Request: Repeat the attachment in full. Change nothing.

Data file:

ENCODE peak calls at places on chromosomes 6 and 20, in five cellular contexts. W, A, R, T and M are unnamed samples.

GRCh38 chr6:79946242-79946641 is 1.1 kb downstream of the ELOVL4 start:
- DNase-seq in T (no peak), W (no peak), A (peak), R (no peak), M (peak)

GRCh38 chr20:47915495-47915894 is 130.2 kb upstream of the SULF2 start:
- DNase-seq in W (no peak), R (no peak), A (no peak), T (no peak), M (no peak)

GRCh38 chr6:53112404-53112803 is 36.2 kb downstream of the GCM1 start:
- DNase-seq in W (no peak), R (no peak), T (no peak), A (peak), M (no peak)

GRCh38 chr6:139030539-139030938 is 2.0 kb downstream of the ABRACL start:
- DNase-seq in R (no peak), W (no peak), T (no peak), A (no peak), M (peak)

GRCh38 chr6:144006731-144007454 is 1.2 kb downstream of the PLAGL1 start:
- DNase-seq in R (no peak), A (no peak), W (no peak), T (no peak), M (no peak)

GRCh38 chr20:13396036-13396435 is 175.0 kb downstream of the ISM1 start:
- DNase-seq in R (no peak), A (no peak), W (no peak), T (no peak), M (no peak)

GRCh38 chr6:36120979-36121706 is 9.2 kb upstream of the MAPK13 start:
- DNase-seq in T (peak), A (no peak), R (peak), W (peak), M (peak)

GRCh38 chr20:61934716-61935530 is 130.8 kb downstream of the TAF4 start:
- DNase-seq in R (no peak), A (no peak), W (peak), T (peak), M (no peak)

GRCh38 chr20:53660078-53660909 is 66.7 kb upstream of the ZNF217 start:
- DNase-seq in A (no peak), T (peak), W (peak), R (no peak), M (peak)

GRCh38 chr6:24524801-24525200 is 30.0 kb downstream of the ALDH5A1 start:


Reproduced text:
ENCODE peak calls at places on chromosomes 6 and 20, in five cellular contexts. W, A, R, T and M are unnamed samples.

GRCh38 chr6:79946242-79946641 is 1.1 kb downstream of the ELOVL4 start:
- DNase-seq in T (no peak), W (no peak), A (peak), R (no peak), M (peak)

GRCh38 chr20:47915495-47915894 is 130.2 kb upstream of the SULF2 start:
- DNase-seq in W (no peak), R (no peak), A (no peak), T (no peak), M (no peak)

GRCh38 chr6:53112404-53112803 is 36.2 kb downstream of the GCM1 start:
- DNase-seq in W (no peak), R (no peak), T (no peak), A (peak), M (no peak)

GRCh38 chr6:139030539-139030938 is 2.0 kb downstream of the ABRACL start:
- DNase-seq in R (no peak), W (no peak), T (no peak), A (no peak), M (peak)

GRCh38 chr6:144006731-144007454 is 1.2 kb downstream of the PLAGL1 start:
- DNase-seq in R (no peak), A (no peak), W (no peak), T (no peak), M (no peak)

GRCh38 chr20:13396036-13396435 is 175.0 kb downstream of the ISM1 start:
- DNase-seq in R (no peak), A (no peak), W (no peak), T (no peak), M (no peak)

GRCh38 chr6:36120979-36121706 is 9.2 kb upstream of the MAPK13 start:
- DNase-seq in T (peak), A (no peak), R (peak), W (peak), M (peak)

GRCh38 chr20:61934716-61935530 is 130.8 kb downstream of the TAF4 start:
- DNase-seq in R (no peak), A (no peak), W (peak), T (peak), M (no peak)

GRCh38 chr20:53660078-53660909 is 66.7 kb upstream of the ZNF217 start:
- DNase-seq in A (no peak), T (peak), W (peak), R (no peak), M (peak)

GRCh38 chr6:24524801-24525200 is 30.0 kb downstream of the ALDH5A1 start: